By Rob Holliday
“Are you sure,” asked her husband. “I mean, those smudges could be anything.”
“Yes, Mr. Bell. I’m sure. I’ve had it reviewed by the top radiation oncologists in the country. I’m terribly sorry for this,” replied the salt and pepper haired doctor with kind eyes.
She sat there, the ongoing conversation muffled by the cotton ball shock that muffled her hearing. Again? This can’t be right. Yes, of course it’s right. Did you think it would simply go away? It’s not a scolded dog, it’s cancer.
The doctor continued, “We wanted to be sure because our treatment options are…limited, thus the reasoning behind the PET scans. And you can see here,” indicating the printed images of her body lit up with fluorescent glow, “this hotspot here is more than likely the genesis location for the metastasis, these smaller hotspots are simply where the growth has become more aggressive.”
Her husband leaned in, an urgency in his voice, “So what do we do now? You know that funds aren’t a problem, so where do we go from here?”
She watched her husband and the doctor have a polite conversation about her impending death. Granted, her husband spoke in hopeful terms and the doctor replied with gentle candor. She stood up to leave and both men stopped talking.
“I’m ready to go now. Doctor, can we come back again to discuss what options I do have? I’m feeling a bit…overwhelmed.”
Both men stood. “Of course Mrs. Bell. I’ll consult with my colleagues and we can have a follow up discussion tomorrow or whenever suits you best. Of course, we’d like to provide you some time for making decisions so the sooner you have the options, the sooner we can begin to plan our way forward.”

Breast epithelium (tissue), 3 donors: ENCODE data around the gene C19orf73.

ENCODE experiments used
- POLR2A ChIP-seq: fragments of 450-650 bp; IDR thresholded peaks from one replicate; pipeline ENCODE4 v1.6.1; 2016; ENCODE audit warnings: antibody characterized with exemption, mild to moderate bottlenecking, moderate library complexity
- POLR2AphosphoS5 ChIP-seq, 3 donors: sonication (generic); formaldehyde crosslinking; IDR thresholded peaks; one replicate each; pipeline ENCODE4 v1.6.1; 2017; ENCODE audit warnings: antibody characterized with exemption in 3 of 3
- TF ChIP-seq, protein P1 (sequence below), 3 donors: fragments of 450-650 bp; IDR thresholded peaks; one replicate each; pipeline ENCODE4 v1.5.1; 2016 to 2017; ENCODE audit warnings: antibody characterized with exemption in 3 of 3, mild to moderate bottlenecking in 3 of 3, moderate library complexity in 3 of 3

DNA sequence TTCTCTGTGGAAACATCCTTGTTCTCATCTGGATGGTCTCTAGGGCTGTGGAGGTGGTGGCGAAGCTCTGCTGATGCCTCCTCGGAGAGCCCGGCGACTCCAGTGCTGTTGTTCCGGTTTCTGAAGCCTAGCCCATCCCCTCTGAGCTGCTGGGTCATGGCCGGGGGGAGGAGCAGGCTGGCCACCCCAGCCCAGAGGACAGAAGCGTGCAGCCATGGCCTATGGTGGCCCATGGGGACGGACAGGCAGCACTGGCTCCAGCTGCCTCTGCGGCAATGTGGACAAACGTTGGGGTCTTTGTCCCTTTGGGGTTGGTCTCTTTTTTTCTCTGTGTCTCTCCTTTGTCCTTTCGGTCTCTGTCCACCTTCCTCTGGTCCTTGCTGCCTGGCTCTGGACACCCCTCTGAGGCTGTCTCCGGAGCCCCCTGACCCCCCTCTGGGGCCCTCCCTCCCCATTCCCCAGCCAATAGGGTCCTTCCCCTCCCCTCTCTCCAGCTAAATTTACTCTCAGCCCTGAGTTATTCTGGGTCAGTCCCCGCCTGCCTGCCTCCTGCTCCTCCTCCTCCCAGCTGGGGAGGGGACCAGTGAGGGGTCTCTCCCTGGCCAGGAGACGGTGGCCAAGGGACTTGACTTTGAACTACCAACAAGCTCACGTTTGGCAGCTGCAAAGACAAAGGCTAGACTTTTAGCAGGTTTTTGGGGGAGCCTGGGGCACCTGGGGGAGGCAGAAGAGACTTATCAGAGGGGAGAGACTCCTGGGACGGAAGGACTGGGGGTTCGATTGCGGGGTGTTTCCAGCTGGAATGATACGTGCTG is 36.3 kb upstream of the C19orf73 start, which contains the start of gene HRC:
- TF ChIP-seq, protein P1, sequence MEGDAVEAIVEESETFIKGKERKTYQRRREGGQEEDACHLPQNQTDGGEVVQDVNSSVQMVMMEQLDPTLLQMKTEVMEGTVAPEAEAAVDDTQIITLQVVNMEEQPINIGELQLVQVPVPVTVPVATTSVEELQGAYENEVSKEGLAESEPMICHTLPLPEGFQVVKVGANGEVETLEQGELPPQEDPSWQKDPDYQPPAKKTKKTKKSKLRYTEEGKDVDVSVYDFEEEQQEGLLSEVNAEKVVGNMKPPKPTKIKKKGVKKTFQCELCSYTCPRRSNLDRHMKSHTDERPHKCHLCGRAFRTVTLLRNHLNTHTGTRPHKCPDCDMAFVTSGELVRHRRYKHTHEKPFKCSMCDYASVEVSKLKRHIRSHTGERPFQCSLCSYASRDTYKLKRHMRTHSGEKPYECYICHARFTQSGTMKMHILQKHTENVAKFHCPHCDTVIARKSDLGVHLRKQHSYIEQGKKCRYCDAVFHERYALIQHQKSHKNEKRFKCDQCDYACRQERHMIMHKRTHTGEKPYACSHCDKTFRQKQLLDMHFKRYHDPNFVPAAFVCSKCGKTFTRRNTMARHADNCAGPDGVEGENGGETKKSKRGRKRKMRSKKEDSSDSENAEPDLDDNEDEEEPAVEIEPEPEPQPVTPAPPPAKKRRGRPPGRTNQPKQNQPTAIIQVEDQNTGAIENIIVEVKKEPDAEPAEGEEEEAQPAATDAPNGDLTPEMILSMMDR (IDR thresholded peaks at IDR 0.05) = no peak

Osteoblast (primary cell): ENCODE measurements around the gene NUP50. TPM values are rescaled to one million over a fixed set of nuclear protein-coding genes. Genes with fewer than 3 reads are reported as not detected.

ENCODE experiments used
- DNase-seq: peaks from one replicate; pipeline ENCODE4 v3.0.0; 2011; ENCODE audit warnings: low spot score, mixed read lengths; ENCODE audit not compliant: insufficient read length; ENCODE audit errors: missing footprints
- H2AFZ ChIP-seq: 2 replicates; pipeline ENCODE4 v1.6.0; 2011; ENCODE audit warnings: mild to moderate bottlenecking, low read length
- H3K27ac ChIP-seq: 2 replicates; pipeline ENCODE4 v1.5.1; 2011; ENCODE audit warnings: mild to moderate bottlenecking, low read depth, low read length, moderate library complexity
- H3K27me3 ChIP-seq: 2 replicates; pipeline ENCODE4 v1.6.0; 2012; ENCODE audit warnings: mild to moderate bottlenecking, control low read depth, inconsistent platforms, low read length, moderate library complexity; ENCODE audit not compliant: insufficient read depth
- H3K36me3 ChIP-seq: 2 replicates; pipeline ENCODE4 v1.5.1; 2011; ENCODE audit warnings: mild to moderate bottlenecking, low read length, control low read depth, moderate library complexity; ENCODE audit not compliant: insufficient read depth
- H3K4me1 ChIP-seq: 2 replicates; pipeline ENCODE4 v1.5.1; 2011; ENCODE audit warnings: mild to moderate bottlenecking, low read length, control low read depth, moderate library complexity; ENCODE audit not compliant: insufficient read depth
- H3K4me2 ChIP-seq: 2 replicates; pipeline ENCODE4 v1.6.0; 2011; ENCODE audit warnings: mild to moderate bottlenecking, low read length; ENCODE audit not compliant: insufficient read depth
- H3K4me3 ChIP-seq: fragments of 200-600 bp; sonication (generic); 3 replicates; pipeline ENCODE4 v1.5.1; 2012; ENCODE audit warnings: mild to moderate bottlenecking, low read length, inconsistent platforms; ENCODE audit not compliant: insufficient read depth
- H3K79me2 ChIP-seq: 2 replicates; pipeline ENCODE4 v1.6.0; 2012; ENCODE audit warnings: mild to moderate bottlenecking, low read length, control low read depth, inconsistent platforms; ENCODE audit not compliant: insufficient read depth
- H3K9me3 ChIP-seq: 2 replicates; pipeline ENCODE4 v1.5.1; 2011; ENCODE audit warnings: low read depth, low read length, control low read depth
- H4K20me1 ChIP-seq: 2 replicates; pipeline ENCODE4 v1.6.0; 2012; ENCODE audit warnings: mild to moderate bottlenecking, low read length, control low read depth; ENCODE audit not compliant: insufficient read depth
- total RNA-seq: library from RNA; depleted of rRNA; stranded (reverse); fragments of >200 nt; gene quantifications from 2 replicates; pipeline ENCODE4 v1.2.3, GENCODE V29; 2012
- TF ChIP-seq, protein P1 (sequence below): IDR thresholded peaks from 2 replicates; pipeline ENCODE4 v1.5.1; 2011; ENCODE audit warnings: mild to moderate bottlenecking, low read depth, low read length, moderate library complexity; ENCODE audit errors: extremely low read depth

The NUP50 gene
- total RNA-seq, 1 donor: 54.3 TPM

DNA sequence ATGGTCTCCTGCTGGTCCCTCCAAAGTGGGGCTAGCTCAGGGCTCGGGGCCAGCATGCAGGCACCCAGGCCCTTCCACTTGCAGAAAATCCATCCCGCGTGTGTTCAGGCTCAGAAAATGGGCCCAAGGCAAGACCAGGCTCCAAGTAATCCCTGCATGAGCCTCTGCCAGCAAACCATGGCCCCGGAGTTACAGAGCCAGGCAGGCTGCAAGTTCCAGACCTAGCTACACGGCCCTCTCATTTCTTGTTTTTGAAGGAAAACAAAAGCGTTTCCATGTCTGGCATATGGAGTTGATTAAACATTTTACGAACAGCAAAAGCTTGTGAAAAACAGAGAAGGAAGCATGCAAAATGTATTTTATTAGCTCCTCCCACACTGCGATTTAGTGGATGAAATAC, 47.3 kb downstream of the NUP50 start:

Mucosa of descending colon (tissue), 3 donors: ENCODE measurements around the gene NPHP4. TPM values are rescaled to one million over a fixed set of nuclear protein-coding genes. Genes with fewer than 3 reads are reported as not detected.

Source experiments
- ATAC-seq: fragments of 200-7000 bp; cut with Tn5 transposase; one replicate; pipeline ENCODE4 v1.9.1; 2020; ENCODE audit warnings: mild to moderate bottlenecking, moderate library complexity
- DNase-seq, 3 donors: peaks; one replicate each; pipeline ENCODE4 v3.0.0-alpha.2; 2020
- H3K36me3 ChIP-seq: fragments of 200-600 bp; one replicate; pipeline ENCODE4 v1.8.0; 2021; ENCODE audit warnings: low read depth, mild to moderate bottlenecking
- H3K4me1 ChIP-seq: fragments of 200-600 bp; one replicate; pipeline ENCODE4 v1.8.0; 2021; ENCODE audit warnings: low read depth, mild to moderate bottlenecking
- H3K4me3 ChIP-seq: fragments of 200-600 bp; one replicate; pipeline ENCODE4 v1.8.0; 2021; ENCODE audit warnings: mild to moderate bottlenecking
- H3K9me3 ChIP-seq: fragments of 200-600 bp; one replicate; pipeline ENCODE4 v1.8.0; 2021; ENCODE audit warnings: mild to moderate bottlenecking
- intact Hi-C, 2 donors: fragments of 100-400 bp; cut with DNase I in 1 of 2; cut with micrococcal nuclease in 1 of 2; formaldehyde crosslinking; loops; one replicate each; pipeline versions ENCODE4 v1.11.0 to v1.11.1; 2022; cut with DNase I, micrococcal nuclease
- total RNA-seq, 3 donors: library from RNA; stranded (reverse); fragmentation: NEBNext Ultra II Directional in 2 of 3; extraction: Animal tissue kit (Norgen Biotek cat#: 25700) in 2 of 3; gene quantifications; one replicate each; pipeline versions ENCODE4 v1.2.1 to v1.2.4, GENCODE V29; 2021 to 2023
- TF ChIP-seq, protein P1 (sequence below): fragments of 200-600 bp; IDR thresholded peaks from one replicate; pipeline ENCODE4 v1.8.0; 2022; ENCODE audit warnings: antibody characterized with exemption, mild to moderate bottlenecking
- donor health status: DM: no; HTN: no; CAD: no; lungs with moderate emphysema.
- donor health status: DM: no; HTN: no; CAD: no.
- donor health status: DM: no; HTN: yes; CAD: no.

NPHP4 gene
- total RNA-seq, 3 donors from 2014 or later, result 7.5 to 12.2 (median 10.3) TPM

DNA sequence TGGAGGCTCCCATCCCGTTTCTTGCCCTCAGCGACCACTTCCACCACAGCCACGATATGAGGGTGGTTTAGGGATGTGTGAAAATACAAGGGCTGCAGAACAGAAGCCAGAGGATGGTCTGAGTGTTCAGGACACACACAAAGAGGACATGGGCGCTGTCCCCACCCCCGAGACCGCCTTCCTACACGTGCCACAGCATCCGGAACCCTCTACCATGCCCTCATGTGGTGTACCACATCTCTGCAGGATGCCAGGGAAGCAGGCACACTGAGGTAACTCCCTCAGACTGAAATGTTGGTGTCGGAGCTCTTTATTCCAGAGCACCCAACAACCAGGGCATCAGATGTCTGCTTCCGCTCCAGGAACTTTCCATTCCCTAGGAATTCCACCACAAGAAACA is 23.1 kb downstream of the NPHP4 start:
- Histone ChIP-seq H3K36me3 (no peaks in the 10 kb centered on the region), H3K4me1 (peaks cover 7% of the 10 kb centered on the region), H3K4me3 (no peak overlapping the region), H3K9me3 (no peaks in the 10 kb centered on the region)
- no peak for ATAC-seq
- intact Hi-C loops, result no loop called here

She replied, unable to focus on his face, “Thank you. We’ll return tomorrow.”
She turned to go as her husband spoke with the doctor in muted tones. “Milton, please, we can discuss this more tomorrow. I’d like to go get some ice cream.”
Her husband shook the doctor’s hand and turned to his wife near the door to leave. “Of course, sugar, I’m sorry. Thanks again, Doctor, we’ll see you tomorrow.”
They left the office, their hands intertwined. They arrived at the convertible coupe, the top still up. “Milton, let’s put the top down, it’s nice enough, don’t you think?”
“So long as you won’t get chilled, love, it’s fine with me. Let me get the blanket from the trunk.” He opened her door for her, shut the door and went to the trunk. He retrieved the ultra suede and fleece blanket and got in the car and tucked her under the blanket. He fired the engine, a throaty growl coming from the exhaust. She laughed out loud.